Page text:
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Rufford In Days Gone By - Bertha Crocker & Geoff Tittershill
Web Transcript © 2003 Hubmaker. All rights reserved.
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Rufford School 1901

Seen here is a group of Rufford School children in standard 5 in 1901. At this time there were six classes numbered from one to six. The front row and half the middle row are from lower standards, so it is suggestive that classes were small. Mr. Haskell, the headmaster, and strict disciplinarian, is standing on the back row.

In these days, a Sergeant Leverton visited school each Friday to take the pupils for `drill' and physical training.

It was also this group of children who were taken around the corner to the main road to witness the passing of the first motor car through the village.

St Marys the Virgin, Rufford

As a thanksgiving for a safe return from the French Wars in 1346, Sir William De Heskaith, grandson of the first Hesketh of Rufford, endowed a separate chantry in the Chapel of Rufford. And in 1352 he rebuilt the edifice. The Heskeths worshipped at this chapel to save themselves making the journey to Croston Parish Church.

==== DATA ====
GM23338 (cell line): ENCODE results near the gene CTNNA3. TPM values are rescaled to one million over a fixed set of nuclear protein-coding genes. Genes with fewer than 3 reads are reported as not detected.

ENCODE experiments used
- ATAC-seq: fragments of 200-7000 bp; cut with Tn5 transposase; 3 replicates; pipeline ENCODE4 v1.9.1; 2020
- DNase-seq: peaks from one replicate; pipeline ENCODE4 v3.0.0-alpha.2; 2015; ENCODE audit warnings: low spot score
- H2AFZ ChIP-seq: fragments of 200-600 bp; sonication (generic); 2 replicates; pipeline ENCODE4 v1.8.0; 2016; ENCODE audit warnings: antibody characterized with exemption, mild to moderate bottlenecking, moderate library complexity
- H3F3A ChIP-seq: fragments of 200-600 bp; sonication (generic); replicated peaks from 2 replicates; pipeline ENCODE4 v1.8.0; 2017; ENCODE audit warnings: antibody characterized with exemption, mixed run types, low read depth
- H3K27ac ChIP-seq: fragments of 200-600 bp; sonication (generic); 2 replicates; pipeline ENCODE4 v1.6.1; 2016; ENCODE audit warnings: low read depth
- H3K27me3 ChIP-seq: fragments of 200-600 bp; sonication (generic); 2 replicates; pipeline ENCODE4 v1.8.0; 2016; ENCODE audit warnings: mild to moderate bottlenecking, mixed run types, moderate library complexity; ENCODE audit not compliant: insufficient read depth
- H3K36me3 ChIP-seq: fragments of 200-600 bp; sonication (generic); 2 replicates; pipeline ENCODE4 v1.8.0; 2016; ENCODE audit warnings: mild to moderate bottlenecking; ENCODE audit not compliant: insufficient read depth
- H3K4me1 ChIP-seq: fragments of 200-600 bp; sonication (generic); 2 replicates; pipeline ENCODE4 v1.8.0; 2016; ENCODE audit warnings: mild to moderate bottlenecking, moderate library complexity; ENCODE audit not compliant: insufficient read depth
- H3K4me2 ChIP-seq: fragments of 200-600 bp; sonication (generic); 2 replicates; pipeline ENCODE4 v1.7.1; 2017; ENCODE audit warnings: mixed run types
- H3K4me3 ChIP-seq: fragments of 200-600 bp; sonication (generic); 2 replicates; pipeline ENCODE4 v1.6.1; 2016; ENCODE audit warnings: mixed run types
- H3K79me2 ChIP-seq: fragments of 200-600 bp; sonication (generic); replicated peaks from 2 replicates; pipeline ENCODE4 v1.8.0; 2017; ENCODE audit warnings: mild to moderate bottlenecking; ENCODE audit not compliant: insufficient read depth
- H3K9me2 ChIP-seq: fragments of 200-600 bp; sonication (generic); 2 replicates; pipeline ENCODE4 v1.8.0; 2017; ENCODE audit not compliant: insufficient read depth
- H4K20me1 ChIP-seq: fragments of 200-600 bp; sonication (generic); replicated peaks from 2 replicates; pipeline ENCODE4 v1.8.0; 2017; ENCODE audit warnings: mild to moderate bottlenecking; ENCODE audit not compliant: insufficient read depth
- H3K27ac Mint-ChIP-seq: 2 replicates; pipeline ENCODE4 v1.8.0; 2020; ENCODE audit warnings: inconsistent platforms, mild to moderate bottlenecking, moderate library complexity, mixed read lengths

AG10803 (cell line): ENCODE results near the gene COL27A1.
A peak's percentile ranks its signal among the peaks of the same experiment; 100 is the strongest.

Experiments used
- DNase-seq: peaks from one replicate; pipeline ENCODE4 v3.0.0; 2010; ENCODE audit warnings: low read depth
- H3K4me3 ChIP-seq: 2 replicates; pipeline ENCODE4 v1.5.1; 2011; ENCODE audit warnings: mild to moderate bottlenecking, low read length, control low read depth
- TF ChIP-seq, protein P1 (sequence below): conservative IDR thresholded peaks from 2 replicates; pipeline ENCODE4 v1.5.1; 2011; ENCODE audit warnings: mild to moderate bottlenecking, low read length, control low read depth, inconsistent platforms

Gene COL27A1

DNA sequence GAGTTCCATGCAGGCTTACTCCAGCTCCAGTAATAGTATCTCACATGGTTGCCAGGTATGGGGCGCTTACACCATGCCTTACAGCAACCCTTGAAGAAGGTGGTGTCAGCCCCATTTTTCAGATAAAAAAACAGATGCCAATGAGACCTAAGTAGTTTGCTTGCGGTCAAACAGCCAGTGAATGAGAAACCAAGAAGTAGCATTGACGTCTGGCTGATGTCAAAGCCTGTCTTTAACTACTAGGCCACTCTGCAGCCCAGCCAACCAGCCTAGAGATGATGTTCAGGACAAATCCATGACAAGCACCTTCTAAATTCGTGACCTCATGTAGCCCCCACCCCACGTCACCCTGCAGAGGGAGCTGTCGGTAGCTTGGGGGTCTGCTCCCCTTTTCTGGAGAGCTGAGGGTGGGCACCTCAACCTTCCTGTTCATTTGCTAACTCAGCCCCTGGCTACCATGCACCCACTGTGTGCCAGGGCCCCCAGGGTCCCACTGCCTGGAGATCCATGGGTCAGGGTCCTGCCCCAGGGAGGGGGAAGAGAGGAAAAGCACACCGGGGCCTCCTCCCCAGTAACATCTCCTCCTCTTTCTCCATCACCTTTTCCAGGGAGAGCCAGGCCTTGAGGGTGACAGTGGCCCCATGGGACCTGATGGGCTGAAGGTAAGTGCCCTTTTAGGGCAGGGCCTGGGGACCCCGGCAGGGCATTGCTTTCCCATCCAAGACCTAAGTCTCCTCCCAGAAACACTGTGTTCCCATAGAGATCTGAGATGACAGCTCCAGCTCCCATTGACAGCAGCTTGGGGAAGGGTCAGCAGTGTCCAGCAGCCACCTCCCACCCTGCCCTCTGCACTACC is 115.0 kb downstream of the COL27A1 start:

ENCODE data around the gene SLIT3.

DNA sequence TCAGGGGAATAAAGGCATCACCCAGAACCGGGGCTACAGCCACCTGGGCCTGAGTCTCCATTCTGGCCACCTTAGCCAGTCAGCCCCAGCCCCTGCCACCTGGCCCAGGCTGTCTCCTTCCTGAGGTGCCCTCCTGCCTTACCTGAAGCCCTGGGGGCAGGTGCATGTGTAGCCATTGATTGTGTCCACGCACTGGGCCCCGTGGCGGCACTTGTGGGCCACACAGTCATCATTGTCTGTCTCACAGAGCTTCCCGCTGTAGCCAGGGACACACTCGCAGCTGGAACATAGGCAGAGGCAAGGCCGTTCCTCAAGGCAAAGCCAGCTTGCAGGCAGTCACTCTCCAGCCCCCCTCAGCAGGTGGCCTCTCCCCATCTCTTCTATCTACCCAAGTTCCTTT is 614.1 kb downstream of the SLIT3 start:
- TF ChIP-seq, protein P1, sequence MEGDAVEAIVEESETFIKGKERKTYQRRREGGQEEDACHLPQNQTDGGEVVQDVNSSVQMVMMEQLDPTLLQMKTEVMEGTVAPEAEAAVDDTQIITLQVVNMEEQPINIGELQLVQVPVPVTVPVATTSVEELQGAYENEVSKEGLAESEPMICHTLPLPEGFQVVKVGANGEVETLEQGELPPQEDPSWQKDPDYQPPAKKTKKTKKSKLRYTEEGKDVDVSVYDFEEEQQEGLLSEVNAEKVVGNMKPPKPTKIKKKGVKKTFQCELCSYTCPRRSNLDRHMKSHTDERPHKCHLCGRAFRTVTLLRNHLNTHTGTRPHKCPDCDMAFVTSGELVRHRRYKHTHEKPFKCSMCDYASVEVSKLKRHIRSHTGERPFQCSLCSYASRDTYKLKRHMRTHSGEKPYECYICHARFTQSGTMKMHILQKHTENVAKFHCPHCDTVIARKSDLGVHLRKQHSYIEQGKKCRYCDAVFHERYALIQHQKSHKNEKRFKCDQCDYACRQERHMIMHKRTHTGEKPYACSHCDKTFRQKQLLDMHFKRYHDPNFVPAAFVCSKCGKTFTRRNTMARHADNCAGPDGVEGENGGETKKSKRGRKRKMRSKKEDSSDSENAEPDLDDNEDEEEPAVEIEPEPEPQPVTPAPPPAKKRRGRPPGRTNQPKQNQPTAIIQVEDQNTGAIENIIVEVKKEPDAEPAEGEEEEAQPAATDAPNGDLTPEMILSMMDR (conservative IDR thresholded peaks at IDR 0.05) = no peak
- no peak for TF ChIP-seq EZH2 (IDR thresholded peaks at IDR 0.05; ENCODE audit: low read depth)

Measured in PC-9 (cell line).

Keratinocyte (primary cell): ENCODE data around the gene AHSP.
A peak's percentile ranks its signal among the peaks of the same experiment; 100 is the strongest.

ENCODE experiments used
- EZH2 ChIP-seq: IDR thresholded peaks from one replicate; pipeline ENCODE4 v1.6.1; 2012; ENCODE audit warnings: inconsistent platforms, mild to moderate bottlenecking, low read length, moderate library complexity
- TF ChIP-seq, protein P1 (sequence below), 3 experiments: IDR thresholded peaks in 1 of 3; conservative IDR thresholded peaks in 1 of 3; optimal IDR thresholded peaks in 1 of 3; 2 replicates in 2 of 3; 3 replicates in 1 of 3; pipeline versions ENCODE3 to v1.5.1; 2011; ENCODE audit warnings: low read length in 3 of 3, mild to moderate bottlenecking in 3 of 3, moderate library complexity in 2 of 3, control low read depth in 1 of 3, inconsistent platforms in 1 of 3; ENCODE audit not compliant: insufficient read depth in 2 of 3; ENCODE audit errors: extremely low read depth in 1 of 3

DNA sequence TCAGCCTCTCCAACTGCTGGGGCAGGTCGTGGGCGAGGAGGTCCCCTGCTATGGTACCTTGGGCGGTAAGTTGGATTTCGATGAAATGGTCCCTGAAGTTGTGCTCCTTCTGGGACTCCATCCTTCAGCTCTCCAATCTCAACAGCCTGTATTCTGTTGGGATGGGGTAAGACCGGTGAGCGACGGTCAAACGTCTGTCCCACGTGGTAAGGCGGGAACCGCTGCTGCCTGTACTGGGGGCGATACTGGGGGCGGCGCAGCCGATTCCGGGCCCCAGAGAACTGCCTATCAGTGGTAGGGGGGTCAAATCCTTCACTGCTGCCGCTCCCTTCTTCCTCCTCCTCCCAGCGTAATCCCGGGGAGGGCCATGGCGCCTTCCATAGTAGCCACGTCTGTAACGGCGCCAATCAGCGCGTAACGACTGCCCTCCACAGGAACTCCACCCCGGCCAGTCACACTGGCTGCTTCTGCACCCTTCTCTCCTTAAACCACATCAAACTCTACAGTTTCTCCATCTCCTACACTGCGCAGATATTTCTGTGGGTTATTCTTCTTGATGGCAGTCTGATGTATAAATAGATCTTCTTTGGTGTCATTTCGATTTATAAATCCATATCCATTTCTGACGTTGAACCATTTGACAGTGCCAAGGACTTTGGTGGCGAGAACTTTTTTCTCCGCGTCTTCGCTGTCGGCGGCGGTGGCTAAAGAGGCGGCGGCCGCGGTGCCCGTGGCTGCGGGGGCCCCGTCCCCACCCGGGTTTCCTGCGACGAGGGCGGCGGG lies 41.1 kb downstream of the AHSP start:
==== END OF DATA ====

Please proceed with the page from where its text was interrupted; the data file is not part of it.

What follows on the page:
During the next couple of centuries the Heskeths repaired and adorned the Chapel, and in 1522 Thomas built a steeple with four bells and a south aisle. The church at this time was considered wealthy and was evidently flourishing.

In 1624 we can read that the chapel was at the peak of its glory containing four brass effigies, two full length tombs and two alabaster monuments. It was also well furnished with ornaments and silver plate, with vestments of damask, velvet and silk.

However, things were soon to change and around the time of the Civil War Oliver Cromwell's Parliamentary Commissioners described the Curate of Rufford, the Rev. Wood, as a `Godly Minister, well conformable to the State and Government'. Being a strict Puritan, he encouraged the destruction of sculpture, carvings and stained glass and much was pillaged and stripped bare.

The chapel then stood until 1736 when it was replaced by a plain, but beautiful Georgian edifice.

In 1793, the chapel became a Parish Church in its own right, an Act of Parliament separating the township from the Parish of Croston. Then in 1869 the church was demolished and the present Gothic structure was built by public subscription at a total cost of £1,629, and a historian probably painted the best possible picture when he described it as `A perfect, small brick and stone Victorian Church with good contemporary pictorial glass with pillars carved with boldness and originality'.